Great Reflection From Yesterday's Magnificat

Yesterday's meditation from the Magnificat was outstanding, especially as we gathered on the 40th anniversary of the tragic decision from the Supreme Court, Roe vs. Wade.

Here it is:

Yes, there is much evil, much meanness in the world, and the great error of socialists and other reformers is to imagine that through violence, through the theories they develop, humanity will discover how to regenerate itself and enter into an era of endless happiness. These fine illusions last a long time; then comes the time of disillusionment and of discouragement when one becomes pessimistic and gives up. This is all because the point of departure is false. Besides, since others as well as you have said, even the sincere exploit the situation. Even among the sincere there is often such arrogance, such a desire to play a role, to be the leader, a subtle form of pride among the refined.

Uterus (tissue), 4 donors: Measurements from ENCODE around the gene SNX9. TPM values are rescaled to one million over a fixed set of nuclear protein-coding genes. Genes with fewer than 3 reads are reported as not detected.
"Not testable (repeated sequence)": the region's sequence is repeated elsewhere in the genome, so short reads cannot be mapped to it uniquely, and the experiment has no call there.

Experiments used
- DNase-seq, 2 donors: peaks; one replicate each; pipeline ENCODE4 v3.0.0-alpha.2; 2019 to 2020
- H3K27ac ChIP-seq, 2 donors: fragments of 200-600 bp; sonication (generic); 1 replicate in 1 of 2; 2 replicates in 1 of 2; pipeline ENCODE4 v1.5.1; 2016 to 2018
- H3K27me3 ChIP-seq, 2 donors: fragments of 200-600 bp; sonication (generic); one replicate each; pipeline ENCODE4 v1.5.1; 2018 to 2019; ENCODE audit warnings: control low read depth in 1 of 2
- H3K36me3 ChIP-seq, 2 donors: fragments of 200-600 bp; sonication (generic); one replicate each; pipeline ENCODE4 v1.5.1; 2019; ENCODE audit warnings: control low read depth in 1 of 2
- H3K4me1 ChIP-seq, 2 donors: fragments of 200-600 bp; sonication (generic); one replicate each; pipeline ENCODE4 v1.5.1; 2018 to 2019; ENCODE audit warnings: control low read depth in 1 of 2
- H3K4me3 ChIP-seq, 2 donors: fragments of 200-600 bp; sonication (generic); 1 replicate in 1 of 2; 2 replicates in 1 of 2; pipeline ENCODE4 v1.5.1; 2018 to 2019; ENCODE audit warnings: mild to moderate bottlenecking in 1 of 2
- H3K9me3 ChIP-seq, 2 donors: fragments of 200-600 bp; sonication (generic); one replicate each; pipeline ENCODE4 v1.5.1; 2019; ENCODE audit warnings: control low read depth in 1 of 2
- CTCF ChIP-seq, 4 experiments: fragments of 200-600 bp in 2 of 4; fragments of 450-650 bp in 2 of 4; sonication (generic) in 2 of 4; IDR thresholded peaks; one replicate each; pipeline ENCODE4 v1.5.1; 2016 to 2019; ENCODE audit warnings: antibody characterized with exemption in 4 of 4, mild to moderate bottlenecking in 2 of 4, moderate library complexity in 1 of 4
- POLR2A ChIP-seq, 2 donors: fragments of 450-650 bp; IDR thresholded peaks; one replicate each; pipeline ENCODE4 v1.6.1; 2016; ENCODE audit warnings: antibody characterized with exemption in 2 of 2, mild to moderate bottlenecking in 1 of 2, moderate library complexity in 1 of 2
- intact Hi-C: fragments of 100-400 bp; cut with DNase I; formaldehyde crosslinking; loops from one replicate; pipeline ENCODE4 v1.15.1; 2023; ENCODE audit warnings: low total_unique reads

My dear friend, I am starting from a different point of view. I am persuaded that evil and suffering will never completely desert our poor earth, but I am also convinced that it is everyone's task to work to reduce evil and suffering as much as possible, in our own sphere, humbly, simply, without concern for our precious personality, through dedication, love, the gift of ourselves to that which is our duty. I believe that to accomplish this mission, the first thing to do is to try to become our best selves, even perhaps without knowing it. And God will do the rest. Our effort, our sacrifices, our actions, even the most hidden, will not be lost. This is my absolute conviction; everything has a long-lasting and profound repercussion. This thought leaves little room for discouragement, but it does not permit laziness. We are poor day-laborers of life; we sow and God gives the harvest. You understand...I am unable to despair of humanity." from Servant of God Elisabeth Leseur 

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